Australia’a energy ministers have put forward multiple initiatives to drive faster decarbonisation and reduce Australia’s exposure to volatile fossil fuel prices including a National Transition Plan, however, an analyst for the Institute for Energy Economics and Financial Analysis (IEEFA) says their proposal to further explore a capacity mechanism could actually further increase electricity bills and delay the energy transition.
IEEFA electricity analyst Johanna Bowyer said instead of a capacity mechanism where electricity customers would pay old power plant generators to keep going, a better idea would be to introduce a Renewable Electricity Storage Target.
“A Renewable Electricity Storage Target would add new storage into the grid to complement renewables,” Bowyer said.
“This would encourage investment in new energy storage resources, rather than locking in payments to legacy assets—thereby accelerating the transition to a low emissions electricity system.
“In its current form, the capacity mechanism could delay the energy transition as it’s likely to provide payments to coal and gas generators which will keep them in the system for longer.
“The capacity mechanism would have to be substantially redesigned to make sure high emissions generators do not remain in the system for longer than needed, at the same time as incentivising investment in new, flexible, low emissions energy resources like batteries.”
Bowyer said other initiatives to reduce bills in the short term could include reserving east coast gas for domestic use, a windfall profit tax on LNG exporters, commissioning wind and solar plants more quickly, and implementing energy efficiency benchmarks.
“Australia is currently seeing astronomical energy prices largely due to high international coal and gas prices—driven by sanctions on Russia,” Bowyer said.
“Both gas and coal miners are charging very high prices for their products because that’s what they can sell them for into international markets. This is resulting in rising gas and electricity prices.”
The ALP was elected with a plan to get the National Electricity Market on the east coast of Australia from 31 per cent renewables in 2021, to 82 per cent renewables in 2030.
The energy ministers last week proposed to develop a National Transition Plan to build-out renewables, transmission and storage for a low emissions electricity system.
The Australian Energy Market Operator’s (AEMO’s) Draft 2022 Integrated System Plan shows the pace of change Australia is expecting—including a tripling of renewables capacity and managing the exit of 14 gigawatts (GW) of coal-fired generation by 2030.
“To manage this scale and speed of transition, a transition plan as put forward by energy ministers is key,” Bowyer said.
The energy ministers also tasked energy senior officials with bringing forward gas market proposals in July.
Bowyer said one mechanism they should look to improve is the Australian Domestic Gas Security Mechanism (ADGSM or “gas trigger”).
“While there are issues with this mechanism currently preventing its immediate use—it has a delay and also is triggered based on supply shortfall rather than price—this mechanism could be strengthened and used to reserve low cost domestic gas for the east coast of Australia.”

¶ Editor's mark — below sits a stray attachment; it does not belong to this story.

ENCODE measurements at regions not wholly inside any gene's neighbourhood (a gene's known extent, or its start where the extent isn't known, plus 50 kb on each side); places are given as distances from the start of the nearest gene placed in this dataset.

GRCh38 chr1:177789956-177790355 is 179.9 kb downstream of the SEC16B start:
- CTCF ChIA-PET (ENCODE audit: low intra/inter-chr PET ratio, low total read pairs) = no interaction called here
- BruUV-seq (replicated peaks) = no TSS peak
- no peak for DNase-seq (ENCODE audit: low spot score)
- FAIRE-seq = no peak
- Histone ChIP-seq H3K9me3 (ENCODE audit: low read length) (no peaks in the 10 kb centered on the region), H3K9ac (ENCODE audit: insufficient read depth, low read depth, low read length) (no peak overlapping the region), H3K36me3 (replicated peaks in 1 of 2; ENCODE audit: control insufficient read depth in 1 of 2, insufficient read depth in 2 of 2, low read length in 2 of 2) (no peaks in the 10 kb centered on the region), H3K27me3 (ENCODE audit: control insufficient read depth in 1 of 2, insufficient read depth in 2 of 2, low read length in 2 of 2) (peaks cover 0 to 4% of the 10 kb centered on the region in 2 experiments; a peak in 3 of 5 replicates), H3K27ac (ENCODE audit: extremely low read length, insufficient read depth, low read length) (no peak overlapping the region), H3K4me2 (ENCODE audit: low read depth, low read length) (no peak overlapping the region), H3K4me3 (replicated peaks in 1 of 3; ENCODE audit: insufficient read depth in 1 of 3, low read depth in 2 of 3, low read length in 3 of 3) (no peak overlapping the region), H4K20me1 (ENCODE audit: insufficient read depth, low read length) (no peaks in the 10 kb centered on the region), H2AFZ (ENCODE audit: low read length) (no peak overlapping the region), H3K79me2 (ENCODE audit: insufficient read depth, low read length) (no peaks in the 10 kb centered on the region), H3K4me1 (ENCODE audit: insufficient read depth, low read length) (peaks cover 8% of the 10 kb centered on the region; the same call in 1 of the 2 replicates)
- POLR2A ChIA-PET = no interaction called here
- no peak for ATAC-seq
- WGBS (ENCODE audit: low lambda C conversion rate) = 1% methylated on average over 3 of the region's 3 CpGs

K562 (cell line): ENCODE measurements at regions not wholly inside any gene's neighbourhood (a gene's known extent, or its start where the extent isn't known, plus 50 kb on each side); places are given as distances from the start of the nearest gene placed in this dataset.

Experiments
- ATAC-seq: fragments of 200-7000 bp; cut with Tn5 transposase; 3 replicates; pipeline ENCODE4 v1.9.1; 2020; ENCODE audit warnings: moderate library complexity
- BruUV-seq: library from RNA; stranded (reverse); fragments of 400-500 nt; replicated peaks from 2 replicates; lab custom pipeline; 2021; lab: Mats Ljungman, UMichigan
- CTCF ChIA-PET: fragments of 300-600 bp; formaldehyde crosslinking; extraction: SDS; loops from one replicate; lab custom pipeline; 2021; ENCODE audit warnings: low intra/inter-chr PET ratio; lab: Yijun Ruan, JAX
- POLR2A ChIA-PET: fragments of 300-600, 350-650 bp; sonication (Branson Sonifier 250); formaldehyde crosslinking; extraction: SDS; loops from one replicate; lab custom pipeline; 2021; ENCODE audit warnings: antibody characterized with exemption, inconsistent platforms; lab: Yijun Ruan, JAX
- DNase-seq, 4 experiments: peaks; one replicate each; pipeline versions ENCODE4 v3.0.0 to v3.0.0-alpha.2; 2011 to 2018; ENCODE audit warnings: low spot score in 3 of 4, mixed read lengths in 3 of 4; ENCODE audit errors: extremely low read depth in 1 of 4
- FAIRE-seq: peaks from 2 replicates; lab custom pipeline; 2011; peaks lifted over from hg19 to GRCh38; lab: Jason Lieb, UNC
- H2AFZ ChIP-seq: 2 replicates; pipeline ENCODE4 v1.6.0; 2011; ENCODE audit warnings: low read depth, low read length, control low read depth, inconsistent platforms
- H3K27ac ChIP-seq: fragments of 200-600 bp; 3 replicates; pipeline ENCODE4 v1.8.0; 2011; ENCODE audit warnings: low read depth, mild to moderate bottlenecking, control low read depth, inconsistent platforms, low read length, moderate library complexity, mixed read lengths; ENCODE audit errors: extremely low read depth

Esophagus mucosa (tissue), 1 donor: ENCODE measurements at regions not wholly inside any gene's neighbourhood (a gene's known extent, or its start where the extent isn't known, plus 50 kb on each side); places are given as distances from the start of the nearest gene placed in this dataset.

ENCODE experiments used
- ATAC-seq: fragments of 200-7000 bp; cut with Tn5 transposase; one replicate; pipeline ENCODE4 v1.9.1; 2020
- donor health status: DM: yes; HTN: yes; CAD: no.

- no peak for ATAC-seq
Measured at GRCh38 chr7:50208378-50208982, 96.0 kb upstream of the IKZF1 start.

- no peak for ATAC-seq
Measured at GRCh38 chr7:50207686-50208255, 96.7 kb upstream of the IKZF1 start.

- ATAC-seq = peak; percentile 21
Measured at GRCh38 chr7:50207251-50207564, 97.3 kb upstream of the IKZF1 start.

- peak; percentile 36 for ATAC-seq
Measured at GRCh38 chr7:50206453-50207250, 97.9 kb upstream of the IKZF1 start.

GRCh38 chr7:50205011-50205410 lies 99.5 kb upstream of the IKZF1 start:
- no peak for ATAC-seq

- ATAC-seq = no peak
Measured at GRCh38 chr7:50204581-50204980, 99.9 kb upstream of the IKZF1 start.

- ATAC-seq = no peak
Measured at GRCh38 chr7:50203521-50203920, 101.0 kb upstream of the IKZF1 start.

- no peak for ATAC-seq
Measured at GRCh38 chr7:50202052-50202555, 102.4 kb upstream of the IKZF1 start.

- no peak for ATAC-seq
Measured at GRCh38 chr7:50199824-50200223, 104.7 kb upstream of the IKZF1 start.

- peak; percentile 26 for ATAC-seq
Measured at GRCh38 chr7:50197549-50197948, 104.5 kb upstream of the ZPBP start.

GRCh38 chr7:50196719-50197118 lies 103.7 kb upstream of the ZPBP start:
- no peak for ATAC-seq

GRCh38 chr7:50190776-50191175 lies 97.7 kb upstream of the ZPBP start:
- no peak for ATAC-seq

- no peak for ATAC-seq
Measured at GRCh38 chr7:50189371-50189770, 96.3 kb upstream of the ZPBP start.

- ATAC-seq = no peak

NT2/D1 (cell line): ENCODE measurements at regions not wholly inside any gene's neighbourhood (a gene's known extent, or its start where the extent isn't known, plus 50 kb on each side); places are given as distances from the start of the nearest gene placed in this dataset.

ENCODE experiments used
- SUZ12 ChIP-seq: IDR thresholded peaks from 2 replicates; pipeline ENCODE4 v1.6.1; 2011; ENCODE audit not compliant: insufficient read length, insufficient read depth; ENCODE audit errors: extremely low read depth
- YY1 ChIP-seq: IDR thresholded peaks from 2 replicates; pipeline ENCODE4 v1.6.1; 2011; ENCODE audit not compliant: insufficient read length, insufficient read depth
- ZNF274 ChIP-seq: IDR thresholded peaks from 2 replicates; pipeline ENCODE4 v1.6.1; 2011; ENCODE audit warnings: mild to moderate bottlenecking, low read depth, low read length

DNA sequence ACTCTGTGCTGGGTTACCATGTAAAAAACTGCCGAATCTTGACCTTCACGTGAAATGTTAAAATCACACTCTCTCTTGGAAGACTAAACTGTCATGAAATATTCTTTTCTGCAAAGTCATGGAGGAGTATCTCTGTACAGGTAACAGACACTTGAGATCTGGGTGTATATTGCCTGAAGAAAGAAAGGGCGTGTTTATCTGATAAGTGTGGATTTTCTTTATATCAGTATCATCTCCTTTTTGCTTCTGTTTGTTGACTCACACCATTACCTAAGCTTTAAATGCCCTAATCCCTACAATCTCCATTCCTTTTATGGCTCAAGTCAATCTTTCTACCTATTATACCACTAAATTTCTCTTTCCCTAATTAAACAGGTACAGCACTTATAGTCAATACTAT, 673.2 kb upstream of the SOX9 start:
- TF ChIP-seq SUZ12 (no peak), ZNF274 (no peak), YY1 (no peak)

Gas reservation policies are used around the world in gas exporting markets, including Western Australia, to keep prices low for domestic users.
While it has been stated there is no “quick fix” to high energy prices, Bowyer says there’s some additional initiatives which could be implemented relatively quickly to provide relief to energy users.
“LNG exporters are currently making large profits due to high international gas prices. A windfall profit tax on LNG exporters could be introduced and the funds directed to providing a short-term relief cash payment to vulnerable energy users.”
In May, the UK Government introduced an Energy Profits Levy, a 25 per cent surcharge on the extraordinary profits the oil and gas sector is making, to fund cost of living support for UK families.
Bowyer said attention should also be focused on ensuring consumers can access more energy efficient equipment and housing—particularly for renters.
“At present, there are almost no meaningful standards for ensuring the energy efficiency of rental properties in Australia. These could be introduced to protect renters from high energy bills.
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“Further, the government could speed up the commissioning of new wind and solar plants.”
At present there are many hundreds of megawatts of fully built wind and solar plants that are constrained from exporting their full output due to what has become a very drawn-out grid connection commissioning process.
Bowyer said in the long term, focus should be on reducing exposure to volatile international coal and gas prices which have pushed up energy prices in Australia, and reducing fossil fuel use to reduce emissions.
“This can be done by transitioning to a low emissions electricity system with low-cost renewables, storage and transmission.
“The uptake of distributed energy resources like rooftop solar, electric vehicles and demand response should be accelerated to reduce consumer exposure to volatile fossil fuel prices.
“An orderly exit of ageing and increasingly unreliable coal-fired power plants should also be facilitated in the longer term—rather than paying to delay the exits through a capacity payment.”